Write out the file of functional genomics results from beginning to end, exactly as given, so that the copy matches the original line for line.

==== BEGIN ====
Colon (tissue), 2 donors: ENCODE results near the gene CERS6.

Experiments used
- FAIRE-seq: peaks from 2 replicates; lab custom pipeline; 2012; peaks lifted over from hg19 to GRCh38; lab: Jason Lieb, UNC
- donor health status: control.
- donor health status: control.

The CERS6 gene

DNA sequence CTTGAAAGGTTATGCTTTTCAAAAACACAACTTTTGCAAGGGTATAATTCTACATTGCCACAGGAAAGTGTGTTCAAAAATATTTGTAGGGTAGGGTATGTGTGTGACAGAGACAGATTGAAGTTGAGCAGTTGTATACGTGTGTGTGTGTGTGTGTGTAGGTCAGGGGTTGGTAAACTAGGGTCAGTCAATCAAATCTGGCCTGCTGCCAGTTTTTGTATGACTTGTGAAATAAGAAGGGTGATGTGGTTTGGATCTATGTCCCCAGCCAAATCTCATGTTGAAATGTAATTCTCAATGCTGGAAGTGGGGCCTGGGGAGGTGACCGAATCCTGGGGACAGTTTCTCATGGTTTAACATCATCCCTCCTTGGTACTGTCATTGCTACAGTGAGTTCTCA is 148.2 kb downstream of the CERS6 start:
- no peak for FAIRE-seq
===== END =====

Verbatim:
Colon (tissue), 2 donors: ENCODE results near the gene CERS6.

Experiments used
- FAIRE-seq: peaks from 2 replicates; lab custom pipeline; 2012; peaks lifted over from hg19 to GRCh38; lab: Jason Lieb, UNC
- donor health status: control.
- donor health status: control.

The CERS6 gene

DNA sequence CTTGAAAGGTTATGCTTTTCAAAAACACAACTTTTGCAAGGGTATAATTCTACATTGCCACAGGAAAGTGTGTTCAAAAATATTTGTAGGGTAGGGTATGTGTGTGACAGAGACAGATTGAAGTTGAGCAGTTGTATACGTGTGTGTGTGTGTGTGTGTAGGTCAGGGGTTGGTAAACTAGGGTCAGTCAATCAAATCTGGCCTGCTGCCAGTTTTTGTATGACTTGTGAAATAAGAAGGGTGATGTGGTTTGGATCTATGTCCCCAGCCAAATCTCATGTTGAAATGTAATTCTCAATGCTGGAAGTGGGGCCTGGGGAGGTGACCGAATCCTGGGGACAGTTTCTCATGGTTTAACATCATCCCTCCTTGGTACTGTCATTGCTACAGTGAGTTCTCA is 148.2 kb downstream of the CERS6 start:
- no peak for FAIRE-seq